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Author Topic: unintentionally directional mobile antenna?  (Read 2184 times)
KD0NFY
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Posts: 75




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« on: January 06, 2011, 08:36:17 AM »

I had an NMO mount installed the other day for a dual band mobile.  It's in the center of the roof of my car, a couple feet in front of the stock broadcast receive antenna.  I'm thinking I might eventually add another mount in between the two antennas for (don't laugh) an 11 meter antenna when I take road trips.  So that would result in three antennas in line on the roof of the car.  Is that a bad idea because I'd end up with a weird radiation pattern? 

What would an arrangement like that be called?  Hog periodic? 

Thanks!
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K5LXP
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Posts: 5292


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« Reply #1 on: January 06, 2011, 11:53:39 AM »

In order for a passive conductor to influence the pattern of a nearby antenna, the spacing and length in relation to frequency is fairly critical.  In other words, unless you took particular pains to install specific length whips at critical distances, you won't distort the patterns in any huge way.  It's impossible to maintain the "optimum" non-interference spacing of antennas on the rooftop of a vehicle anyway, so just separate them as best you can.  In particular what I try to do is make sure the whips won't touch each other when going down the road or getting bounced around.  In the grand scheme of things during typical day to day operating, you wouldn't be able to tell any difference in performance.


Mark K5LXP
Albuquerque, NM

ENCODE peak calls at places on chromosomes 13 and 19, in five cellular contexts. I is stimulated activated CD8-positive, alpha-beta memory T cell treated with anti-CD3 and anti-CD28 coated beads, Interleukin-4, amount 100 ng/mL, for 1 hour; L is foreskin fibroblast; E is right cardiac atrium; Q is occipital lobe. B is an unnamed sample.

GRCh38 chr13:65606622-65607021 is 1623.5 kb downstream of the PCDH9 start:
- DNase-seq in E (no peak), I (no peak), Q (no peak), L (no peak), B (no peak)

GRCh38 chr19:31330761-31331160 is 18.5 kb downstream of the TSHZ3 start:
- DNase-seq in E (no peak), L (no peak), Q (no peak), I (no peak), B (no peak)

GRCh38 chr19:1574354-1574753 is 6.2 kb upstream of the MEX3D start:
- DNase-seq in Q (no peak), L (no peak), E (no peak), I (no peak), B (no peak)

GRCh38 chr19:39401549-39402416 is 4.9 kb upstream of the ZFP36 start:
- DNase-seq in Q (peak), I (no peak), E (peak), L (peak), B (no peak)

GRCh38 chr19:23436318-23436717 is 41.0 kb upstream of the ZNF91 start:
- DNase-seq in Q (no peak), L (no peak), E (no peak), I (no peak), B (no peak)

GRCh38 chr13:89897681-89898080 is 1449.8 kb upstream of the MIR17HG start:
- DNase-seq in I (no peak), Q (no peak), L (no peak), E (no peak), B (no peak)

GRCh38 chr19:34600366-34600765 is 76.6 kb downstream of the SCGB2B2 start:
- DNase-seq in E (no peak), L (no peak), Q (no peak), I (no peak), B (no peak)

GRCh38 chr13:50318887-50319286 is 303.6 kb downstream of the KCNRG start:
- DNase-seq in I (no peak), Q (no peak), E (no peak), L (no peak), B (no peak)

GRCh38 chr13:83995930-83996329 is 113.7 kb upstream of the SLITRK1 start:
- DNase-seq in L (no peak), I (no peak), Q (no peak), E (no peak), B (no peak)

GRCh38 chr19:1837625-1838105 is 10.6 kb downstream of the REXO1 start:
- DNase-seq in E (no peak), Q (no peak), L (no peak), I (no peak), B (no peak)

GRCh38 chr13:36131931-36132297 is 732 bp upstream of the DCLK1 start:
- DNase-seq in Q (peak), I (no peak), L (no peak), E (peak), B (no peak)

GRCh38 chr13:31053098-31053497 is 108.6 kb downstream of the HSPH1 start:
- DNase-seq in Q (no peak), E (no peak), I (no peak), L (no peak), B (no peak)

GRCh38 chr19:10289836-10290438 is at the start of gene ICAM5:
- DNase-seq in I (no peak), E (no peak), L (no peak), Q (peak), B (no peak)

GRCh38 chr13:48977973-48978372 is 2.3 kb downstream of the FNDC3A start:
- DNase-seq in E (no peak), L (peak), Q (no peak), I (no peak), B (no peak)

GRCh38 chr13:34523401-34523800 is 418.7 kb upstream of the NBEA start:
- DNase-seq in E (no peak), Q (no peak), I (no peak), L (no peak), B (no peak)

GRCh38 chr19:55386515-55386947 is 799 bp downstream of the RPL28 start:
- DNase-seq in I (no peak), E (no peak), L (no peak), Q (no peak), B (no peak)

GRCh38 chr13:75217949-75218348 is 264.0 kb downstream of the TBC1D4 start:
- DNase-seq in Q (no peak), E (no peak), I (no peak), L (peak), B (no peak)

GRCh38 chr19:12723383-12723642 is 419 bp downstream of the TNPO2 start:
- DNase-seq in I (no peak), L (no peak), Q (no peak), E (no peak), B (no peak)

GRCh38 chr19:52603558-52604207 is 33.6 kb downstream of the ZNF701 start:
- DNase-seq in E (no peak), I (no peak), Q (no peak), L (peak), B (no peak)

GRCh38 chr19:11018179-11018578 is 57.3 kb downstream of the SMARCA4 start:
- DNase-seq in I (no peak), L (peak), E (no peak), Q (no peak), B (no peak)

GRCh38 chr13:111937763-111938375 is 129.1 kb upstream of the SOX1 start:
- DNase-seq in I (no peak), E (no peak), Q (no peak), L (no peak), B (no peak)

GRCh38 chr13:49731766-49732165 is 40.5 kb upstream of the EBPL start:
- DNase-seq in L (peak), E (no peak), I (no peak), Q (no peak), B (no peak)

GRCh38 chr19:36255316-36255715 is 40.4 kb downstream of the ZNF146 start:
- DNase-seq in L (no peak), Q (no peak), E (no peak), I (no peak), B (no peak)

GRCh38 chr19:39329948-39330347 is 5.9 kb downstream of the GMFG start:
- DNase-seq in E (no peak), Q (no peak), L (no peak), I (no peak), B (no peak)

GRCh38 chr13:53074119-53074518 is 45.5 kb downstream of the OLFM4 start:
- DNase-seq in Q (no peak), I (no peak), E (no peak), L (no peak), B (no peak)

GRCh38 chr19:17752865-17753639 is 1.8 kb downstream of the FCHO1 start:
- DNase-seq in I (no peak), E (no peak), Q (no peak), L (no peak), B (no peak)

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K7KBN
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Posts: 3473




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« Reply #2 on: January 06, 2011, 09:04:01 PM »

Several years ago, a good friend of mine was installing a dual band VHF/UHF rig.  He mounted the antenna in the center of the roof and started the wiring.  Every so often he'd take a break and turn on the car's "entertainment" radio.  And when he got back to working, he found the SWR had changed pretty dramatically.  After an hour or so he gave me a call and asked me to take a look.

His car's "entertainment antenna" was normally recessed near the right rear wheel well.  When he turned the radio on while testing the ham rig, the emerging antenna did a number on the meter readings.

Answer to the problem:  don't listen to the one radio while you're transmitting on the other one.
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73
Pat K7KBN
CWO4 USNR Ret.
W7ETA
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Posts: 2527




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« Reply #3 on: January 07, 2011, 12:07:40 AM »

Only if you ride a HIG.
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K1CJS
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Posts: 6252




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« Reply #4 on: January 08, 2011, 05:31:12 AM »

You won't 'upset' the pattern of either antenna to any great degree.  What may happen is this--if you have one transceiver on while listening to the other, you may overload the front end of the one doing the receiving, giving you an earful of noise--and possibly damaging the receiver too.

The bottom line is that it is OK to put your antennas the way you state.  You can even have both rigs on while you're just monitoring the frequencies.  B U T --- If you're going to transmit, turn the other transceiver OFF!  You'll save your eardrums, nasty comments from the other passengers in your car--and maybe even your radios!
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